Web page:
Telstra has copped an AU$10,000 fine after the Office of the Australian Information Commissioner (OAIC) and the Australian Communications and Media Authority (ACMA) found it had breached privacy laws over the inadvertant leak of 15,775 customer details.
In, several spreadsheets containing Telstra customer data dating back to 2009 was discovered via a Google search, and was quickly removed by Telstra. Telstra informed all affected customers, and said it had not had any "significant" complaints from customers affected.
The Oracle customer relationship platform, RightNow, which Telstra had hosted the customer data on is no longer in use by the company, and Telstra has said it has made significant investment in its system controls since the breach.
An investigation by the OAIC and ACMA found the data was available online from between February 2012, and May 2013, with 15,775 customer details online, including information associated with 1,257 silent line customers.
Privacy Commissioner Timothy Pilgrim said that Telstra breached the National Privacy Principles around taking reasonable steps to ensure the security of personal information, taking reasonable steps to destroy or de-identify personal information, and the disclosure of personal information.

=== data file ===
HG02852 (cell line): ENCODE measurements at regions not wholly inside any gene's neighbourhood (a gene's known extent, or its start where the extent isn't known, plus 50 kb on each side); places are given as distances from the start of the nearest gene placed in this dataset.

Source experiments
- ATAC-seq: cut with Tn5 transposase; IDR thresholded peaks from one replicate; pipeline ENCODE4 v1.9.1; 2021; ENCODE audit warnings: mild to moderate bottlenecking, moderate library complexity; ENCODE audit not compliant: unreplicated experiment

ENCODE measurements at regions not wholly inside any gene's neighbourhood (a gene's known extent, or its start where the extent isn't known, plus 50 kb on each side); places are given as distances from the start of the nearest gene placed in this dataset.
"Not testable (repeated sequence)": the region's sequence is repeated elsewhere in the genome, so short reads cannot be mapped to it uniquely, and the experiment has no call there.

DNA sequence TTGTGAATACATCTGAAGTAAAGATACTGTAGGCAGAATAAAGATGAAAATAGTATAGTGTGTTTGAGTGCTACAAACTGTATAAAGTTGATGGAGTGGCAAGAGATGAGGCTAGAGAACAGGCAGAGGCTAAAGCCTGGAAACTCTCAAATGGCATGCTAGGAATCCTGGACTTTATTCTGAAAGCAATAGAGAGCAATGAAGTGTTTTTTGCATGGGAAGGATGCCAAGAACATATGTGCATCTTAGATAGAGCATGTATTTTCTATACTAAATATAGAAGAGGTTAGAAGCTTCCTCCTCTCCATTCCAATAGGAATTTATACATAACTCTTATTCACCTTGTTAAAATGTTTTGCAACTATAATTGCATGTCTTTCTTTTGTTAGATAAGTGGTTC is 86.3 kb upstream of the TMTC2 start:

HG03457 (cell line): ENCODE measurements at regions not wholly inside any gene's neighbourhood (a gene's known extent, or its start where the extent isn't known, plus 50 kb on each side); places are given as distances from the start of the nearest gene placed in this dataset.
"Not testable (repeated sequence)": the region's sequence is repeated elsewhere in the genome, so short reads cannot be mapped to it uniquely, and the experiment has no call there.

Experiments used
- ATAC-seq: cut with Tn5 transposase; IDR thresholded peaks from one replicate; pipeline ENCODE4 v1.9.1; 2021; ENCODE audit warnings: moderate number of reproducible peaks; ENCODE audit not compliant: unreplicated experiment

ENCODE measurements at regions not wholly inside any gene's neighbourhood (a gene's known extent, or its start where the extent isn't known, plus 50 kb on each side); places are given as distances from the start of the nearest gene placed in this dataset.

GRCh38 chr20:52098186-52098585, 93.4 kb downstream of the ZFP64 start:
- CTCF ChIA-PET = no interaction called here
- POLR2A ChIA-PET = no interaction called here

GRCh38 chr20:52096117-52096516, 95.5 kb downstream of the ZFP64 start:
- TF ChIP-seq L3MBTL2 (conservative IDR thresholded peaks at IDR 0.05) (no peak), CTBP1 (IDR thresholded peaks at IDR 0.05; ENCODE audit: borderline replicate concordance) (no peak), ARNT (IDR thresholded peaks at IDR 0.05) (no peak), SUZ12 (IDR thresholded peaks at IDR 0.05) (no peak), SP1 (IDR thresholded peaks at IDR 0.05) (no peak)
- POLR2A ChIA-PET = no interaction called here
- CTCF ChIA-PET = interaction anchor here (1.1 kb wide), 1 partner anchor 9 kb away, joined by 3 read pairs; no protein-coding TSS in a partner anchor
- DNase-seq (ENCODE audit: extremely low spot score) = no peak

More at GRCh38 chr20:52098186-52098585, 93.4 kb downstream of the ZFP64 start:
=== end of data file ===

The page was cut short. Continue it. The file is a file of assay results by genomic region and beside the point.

ACMA also found that Telstra breached the Telecommunications Consumer Proctection (TCP) code's privacy protections.
In addition to paying an AU$10,200 fine for contravening an earlier ACMA direction to comply with the TCP code, Telstra will now also have a third-party auditor brought in to certify Telstra has rectified the matter by June 30 2014.
"Telco providers are in a position of trust with respect to their customers' details and with it comes a weighty responsibility — a fact reflected in the outcomes mandated by the TCP Code," ACMA chairman Chris Chapman said.
"This incident provides lessons for all organisations — there is no 'set and forget' solution to information security and privacy in the digital environment. Organisations need to regularly review and improve security systems to avoid data breaches," Privacy Commissioner Timothy Pilgrim added.
The fine comesbefore the implementation of a raft of new changes to the Privacy Act come into place and put greater transparency on businesses and government agencies for their handling of customer information.